I keep having to support jackasses who want to use it for system programming because it's "Write once and run anywhere!" To be fair it was never designed to be a system level programming language, but that really doesn't help you any when someone drops some horrible abomination in your lap and asks you to support it for the next 5 years.

The deeper I get into OO, the more I start to understand that getters and setters are just as bad as exposing members of your object to the public. If you have to expose the working data of your objects that regularly, you're not working at the correct level of abstraction. A lot of the coding style I see in java is geared toward "I'll need this in the future" or "I have no idea what I'm going to need in the future, so I'll make this bit so generic that it can do anything." Both of these habits are incredibly bad practices that have been superseded by refactoring. A lot of inexperienced programmers think that once they've designed and coded some shit, it's carved in stone forever after that. I've seen countless cases of companies wringing their hands and working around problems in code that can be fixed with trivial changes to program design and adjustments to half a dozen or so objects.

I have much the same problem with introspection as I do with getters and setters. People say "Oh we have to use introspection because someone might want to write something new and drop it in there and we don't know how it'll behave!" Again, that's limiting your current design because you don't know what will happen in the future. Design a solid and maintainable interface NOW and if you need to change it in the future, change it in the future. Don't build some twisty maze of introspection that delegates any real work 10 objects away from the functions that initiate it just because someone in the future might want to write something else! And quite frankly, no one EVER WILL, because that would require knowing implementation-level details of the ball of shit you rolled up to support that.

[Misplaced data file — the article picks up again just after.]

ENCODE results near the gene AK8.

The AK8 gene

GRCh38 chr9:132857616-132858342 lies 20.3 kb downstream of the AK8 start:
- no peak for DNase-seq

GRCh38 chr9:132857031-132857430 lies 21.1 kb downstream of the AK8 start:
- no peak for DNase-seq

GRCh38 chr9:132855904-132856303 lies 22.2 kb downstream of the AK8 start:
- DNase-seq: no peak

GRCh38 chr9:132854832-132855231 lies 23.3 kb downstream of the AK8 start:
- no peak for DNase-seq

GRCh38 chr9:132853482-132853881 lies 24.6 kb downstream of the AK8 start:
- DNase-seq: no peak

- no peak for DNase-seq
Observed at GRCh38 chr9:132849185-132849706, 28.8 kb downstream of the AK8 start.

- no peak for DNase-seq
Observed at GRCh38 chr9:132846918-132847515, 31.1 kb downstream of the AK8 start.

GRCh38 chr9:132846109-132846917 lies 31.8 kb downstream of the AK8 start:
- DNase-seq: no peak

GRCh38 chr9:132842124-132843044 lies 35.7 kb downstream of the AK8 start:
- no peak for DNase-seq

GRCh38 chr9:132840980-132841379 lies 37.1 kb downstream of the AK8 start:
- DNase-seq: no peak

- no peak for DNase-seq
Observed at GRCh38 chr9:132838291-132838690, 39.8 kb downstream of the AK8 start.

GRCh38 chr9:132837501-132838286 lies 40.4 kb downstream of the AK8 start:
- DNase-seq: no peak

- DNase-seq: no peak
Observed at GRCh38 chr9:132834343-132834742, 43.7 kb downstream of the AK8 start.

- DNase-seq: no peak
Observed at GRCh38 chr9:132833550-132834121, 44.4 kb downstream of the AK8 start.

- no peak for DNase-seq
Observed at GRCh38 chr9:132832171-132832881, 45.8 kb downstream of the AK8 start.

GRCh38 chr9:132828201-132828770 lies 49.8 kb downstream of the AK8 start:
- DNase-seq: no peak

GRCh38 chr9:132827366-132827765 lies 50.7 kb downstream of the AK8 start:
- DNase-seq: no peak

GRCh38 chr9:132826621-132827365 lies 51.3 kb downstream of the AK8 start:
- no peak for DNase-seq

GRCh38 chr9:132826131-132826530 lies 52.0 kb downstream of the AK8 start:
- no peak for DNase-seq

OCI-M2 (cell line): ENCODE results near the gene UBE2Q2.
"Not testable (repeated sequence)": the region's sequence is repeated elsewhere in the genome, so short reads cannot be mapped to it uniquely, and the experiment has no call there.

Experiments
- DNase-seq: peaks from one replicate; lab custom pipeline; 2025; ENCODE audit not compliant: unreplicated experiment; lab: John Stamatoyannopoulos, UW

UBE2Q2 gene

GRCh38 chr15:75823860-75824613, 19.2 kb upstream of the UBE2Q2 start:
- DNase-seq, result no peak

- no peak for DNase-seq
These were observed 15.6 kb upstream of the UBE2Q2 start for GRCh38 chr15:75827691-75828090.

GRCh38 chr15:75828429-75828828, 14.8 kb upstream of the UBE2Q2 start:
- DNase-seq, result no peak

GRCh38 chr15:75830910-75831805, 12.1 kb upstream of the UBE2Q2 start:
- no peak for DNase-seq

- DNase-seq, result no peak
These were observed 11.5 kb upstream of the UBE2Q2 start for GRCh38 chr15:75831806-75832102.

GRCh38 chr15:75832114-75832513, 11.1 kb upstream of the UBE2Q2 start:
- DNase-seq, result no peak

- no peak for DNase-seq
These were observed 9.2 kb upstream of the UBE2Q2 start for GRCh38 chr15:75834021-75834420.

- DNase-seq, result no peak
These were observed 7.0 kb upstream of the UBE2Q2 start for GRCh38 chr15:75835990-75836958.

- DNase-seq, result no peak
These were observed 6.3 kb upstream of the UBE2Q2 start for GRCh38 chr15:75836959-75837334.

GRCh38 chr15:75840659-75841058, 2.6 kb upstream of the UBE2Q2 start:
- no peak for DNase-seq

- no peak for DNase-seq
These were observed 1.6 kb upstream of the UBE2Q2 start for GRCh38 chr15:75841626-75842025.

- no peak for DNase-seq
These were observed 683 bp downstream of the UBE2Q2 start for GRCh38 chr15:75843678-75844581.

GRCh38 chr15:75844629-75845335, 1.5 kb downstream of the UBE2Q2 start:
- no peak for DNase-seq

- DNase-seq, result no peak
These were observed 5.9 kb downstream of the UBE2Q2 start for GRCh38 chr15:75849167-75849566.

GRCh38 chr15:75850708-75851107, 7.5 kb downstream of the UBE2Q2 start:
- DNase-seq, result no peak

Comment: Re:Brainteasers and Interviews (Score 1) 490

by pz (#49745617) Attached to: The Brainteaser Elon Musk Asks New SpaceX Engineers

This is exactly what is wrong with software hiring, popularized in recent years by Google and thus spread throughout tech startups everywhere.

Really? Seems to have been a pretty winning strategy for Google. My anecdotal experience involves hiring only a small handful of people, so I wouldn't expect to draw any serious conclusions, but Google's experience surely can be used as a guide.

Ultimately, when I'm hiring a new person, I want them to be someone who likes working on solving hard problems that may or may not have solutions, and that most certainly includes thinking of new and original ways of looking at long-held beliefs. Having been exposed to brain teasers as a child is a good way of developing those skills.

Comment: Re:Yeah right. Then explain COBOL. (Score 1) 409

by Greyfox (#49742891) Attached to: The Reason For Java's Staying Power: It's Easy To Read
Well if there's one thing programmers hate more than unreadable code, it's typing shit, and COBOL was an awful lot of typing shit. And for some reason, even though the individual lines were easy enough to read, something about the language made it very difficult to follow overall. Since the language was so overly verbose, functions usually ended up being pretty long, and it was very easy to get lost in them, in any COBOL code I was exposed to anyway. I'm sure there was probably some clean, well written COBOL code in the industry, but I never got a look at it.

Stupidity, like virtue, is its own reward.